Sunday, February 5, 2012

Surprised by Laughter (Book Review)

Surprised by LaughterI’m not sure what I expected when I received Surprised by Laughter; the Comic World of C.S. Lewis, written by Terry Lindvall. If looking for a light- hearted encounter with Lewis’ humor sprinkled throughout much of his writings, you may be disappointed. For light would not describe the intellectual style of the book. The author thoroughly examines how Lewis understood humor, what formed his sense of humor and how he wanted to affect his readers through using humor. If you thought of comic relief and laughter as primarily funniness and jokes, you will discover a bigger purpose for comedy in this book. Linovall says that laughter offers the value of changing and even correcting one’s perspective.

As I plowed through the introduction and first couple of chapters I had to readjust my expectations of hoping to enjoy the book with chuckles and gaining a more endearing love for Lewis. Instead I found a study guide on the subject of laughter, as Linovall dissects the humor he extracts from Lewis’ writings. He outlines the book according to four categories of laughter that he pulls from a list in Lewis’ book, The Screwtape Letters. They are Joy, Fun, the Joke Proper and Flippancy.
Lewis was inspired towards humor by finding comic relief in a difficult relationship with his father; such as his father’s fumbling expressions of communication. His father introduced him to humorous authors and modeled enjoyment of laughter.
Lewis was also inspired and influenced by contemporary writers as well as those who preceded him. G. K. Chesterton is quoted almost as often as Lewis in this book and Linovall acknowledges that Chesterton was Lewis’ greatest source of comic inspiration. From this close association comes Lewis’ British humor and an infection of joy and humor.

In the first category of Joy, joy is defined as “a deep yearning or poignant desire for something agonizingly elusive”. Lewis found that joy contained a longing that couldn’t be consoled and there was great satisfaction in this dissatisfaction. It was ultimately joy that drew Lewis from an atheist into the Kingdom of God.

Subsequent chapters focus on how closely joy and suffering are related, how joy is ordered by obedience and rule; more like a dance than a drill, the joy in music, the gift of laughter as thanksgiving and praise, and Lewis’ thoughts on the joy of heaven. When heavenly imagery such as harps and crowns are mocked and taken literally, Lewis wrote, [One] “might as well think that when Christ told us to be like doves, He meant that we were to lay eggs.”

In the category of Fun, Linovall chides us to see it in everything we do, including the mundane. Perhaps God likes monotony and wants us more like children who like repeated stories and things done over in the same way. Highlights in this section include enjoying the simple and not trying to control our experiences, humility is needed to appreciate Fun, there is gravity in levity, (you have to acknowledge the seriousness of life to appreciate hilarity), and how playing games brings laughter and a sense of God’s pleasure. The section ends with a look at Lewis’ fun in enjoying animals, the fun in his love of literature and how he used word play in his writings.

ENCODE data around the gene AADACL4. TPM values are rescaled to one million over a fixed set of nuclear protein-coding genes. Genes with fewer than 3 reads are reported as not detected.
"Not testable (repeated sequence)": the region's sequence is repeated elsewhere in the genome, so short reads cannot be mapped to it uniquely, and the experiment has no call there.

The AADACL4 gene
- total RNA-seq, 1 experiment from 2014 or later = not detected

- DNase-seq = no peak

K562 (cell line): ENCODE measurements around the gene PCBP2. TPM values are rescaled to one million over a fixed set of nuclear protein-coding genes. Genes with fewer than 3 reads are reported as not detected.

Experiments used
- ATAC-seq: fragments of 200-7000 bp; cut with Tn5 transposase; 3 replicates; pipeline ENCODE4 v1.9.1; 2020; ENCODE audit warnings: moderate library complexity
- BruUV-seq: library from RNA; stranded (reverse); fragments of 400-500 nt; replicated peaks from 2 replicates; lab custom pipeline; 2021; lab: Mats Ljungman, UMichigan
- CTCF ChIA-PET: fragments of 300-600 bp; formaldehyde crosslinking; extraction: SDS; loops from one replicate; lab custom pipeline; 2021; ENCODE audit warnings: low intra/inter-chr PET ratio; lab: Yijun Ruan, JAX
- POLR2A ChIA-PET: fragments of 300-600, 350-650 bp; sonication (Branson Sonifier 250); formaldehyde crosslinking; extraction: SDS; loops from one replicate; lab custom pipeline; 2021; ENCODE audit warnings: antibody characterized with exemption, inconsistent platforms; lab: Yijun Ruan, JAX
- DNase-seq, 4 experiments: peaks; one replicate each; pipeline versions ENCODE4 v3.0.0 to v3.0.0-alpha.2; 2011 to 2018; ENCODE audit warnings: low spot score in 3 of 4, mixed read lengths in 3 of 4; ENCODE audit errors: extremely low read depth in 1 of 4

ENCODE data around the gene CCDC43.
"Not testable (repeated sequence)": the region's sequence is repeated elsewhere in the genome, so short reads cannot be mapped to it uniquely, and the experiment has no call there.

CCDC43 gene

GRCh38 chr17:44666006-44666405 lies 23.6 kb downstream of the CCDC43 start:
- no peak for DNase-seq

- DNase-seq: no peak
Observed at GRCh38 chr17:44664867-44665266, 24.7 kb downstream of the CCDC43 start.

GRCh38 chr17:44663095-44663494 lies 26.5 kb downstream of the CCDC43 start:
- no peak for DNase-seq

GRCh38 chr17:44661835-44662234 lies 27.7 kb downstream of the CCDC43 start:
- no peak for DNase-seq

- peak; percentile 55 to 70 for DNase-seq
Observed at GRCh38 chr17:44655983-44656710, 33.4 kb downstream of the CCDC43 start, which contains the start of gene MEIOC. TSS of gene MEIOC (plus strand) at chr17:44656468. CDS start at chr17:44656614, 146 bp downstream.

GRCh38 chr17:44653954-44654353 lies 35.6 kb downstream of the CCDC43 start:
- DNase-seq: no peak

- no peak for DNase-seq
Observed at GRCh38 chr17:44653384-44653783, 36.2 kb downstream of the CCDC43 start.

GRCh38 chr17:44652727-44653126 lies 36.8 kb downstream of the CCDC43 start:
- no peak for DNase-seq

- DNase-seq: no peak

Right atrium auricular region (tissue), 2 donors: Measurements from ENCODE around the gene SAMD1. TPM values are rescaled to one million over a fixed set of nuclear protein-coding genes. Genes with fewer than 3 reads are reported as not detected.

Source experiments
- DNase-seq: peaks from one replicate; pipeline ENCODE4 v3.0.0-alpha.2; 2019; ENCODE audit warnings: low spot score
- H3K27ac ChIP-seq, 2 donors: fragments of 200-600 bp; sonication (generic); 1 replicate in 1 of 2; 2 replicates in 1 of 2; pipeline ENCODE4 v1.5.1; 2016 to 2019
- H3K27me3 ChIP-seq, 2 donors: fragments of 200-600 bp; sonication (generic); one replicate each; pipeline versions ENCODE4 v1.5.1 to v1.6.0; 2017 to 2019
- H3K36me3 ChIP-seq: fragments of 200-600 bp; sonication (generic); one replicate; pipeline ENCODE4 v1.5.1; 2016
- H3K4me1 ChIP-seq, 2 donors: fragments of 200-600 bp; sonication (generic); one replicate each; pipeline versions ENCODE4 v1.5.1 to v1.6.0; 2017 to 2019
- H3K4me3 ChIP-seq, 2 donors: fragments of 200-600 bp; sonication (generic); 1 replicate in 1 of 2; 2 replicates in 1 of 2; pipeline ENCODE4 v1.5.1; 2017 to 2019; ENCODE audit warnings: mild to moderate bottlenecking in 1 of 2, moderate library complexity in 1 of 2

The Joke Proper category examines how Lewis saw incongruities of life as a source for good jokes. It was expressed in the unexpected. In the chapters, Wit and Word Made Play and Comic Techniques and Topics, Linovall highlights Lewis’ love of the pun and how he could make language funny by using words that are not meant to be taken literally.

Some jokes might be considered taboo, as laughing at death. Only from a Christian perspective can there be laughter in the darkest times because of what is known of the good on the other side. Other chapters in this section deal with vulgarity, women as the brunt of jokes, and sex and marriage. Lewis was annoyed with dirty stories. Humor in subjects of women and sex was possible when both were honored and celebrated as what they were meant to be.

In the final section, Linovall explains how Lewis uses Satire and Flippancy. Where satire can be a weapon, Lewis used it for sport and fun, not blood. Satire is a style of writing that pierces while at the same time brings relief or stirs up anger for a good cause. Flippancy is laughter that puts you above others and morality. Lewis was given to flippancy in his youthfulness, but later offers help to others for curing this tendency. To change, takes a taste for better things to laugh at, learning the art of silence, or making a soft argument about what is said for the purpose of inviting productive discussion.
The book concludes with a warning to enjoy laughter along our way of life but not make it our destination. Laughter and love need to bloom together and as with a good garden constant weeding and pruning is needed to keep it from becoming overgrown. Our laughter will increase when it’s in its proper place. Lewis had God as his first love and because our joy and humor is given by him, we are only stewards of laughter, to use for him. To know God’s mirth we must first know him and his love.

I received this book free of charge from the program in exchange for my honest review.

1 comment:

  1. Hi Ruth!
    I'm visiting from my husband's blog - Ed at The Sheep's Pen - and just had to thank you for this great review of a book I simply must put on my list! Really love C.S. Lewis - and the more intellectual humor of the English has always tickled my funny bone. This sounds like an excellent read! Hope to visit again. Do stop by my place at The Writer's Reverie.



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